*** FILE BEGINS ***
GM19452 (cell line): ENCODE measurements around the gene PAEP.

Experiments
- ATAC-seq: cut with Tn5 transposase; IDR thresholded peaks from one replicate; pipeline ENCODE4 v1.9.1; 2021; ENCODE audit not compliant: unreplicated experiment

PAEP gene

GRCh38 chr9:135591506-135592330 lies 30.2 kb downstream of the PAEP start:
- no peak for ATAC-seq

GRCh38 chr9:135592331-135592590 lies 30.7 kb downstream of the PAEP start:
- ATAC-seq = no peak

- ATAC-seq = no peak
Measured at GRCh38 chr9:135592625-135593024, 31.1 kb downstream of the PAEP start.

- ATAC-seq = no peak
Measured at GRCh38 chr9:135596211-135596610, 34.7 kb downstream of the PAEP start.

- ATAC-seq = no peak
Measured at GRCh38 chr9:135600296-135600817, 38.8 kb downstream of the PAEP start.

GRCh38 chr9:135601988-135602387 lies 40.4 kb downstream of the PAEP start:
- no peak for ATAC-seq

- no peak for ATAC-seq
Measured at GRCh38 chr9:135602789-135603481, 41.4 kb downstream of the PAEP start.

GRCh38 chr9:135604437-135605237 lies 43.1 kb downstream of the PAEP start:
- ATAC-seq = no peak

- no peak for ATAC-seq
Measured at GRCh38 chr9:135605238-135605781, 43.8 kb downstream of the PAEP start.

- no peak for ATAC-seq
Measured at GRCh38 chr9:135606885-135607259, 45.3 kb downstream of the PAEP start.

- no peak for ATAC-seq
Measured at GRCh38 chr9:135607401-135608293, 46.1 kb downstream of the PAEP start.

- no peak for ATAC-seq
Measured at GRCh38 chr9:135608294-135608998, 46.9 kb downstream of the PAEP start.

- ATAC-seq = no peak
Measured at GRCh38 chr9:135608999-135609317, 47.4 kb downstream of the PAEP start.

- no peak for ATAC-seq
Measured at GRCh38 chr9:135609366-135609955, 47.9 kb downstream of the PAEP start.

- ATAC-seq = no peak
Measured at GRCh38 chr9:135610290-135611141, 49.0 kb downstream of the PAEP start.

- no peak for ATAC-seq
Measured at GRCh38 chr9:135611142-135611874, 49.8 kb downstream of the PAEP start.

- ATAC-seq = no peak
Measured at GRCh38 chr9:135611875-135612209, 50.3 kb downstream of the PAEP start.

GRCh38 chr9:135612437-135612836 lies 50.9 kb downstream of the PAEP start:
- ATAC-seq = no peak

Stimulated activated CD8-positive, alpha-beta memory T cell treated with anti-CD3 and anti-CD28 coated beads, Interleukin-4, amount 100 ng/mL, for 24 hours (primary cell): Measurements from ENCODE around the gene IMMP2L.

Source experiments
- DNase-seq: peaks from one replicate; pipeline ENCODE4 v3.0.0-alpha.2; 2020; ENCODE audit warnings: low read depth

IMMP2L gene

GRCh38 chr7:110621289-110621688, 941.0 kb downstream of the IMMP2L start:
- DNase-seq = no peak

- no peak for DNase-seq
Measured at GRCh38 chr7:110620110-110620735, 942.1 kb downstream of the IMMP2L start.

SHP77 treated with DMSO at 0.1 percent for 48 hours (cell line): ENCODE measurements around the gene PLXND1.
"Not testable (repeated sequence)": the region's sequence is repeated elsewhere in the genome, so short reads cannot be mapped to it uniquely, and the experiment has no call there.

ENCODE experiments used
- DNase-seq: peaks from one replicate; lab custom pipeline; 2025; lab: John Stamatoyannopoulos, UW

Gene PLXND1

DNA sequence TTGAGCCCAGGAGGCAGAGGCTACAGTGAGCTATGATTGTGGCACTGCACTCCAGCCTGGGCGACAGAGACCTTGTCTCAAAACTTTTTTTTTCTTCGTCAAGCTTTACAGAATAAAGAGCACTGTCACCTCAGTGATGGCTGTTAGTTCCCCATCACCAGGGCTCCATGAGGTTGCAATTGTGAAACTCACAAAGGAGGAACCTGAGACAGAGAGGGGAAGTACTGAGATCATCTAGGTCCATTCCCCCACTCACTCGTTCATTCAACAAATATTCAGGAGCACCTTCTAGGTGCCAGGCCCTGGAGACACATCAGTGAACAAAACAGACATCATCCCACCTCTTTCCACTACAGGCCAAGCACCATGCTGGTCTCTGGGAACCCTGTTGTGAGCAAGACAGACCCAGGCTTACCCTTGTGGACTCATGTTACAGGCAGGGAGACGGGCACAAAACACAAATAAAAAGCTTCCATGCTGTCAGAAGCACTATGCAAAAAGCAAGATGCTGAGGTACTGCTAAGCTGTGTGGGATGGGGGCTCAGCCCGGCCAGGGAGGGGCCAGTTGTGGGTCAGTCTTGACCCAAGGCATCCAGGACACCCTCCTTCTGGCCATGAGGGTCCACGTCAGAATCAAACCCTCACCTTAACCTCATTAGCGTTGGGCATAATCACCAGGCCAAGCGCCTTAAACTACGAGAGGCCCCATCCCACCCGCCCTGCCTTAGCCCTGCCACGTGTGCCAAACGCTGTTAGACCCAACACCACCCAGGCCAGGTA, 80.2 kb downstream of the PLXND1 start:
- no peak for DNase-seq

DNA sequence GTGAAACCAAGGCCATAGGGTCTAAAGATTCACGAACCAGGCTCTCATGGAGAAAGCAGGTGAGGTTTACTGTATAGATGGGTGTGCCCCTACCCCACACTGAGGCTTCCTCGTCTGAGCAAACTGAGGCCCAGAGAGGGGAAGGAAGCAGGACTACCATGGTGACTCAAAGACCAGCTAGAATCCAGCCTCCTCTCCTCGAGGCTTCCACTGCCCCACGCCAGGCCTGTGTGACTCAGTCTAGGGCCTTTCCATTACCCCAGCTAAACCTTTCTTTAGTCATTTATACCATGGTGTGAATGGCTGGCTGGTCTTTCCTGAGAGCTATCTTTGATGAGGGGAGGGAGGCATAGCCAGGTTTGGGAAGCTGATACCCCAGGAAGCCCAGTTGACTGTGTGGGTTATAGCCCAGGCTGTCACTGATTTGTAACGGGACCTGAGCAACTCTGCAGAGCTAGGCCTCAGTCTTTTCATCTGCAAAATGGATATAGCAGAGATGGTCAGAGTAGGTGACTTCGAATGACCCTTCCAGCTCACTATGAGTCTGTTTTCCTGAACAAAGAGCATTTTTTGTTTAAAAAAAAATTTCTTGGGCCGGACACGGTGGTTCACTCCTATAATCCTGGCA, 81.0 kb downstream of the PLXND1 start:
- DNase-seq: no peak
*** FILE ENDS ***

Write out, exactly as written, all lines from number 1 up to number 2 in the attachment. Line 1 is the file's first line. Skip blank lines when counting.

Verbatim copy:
GM19452 (cell line): ENCODE measurements around the gene PAEP.

Experiments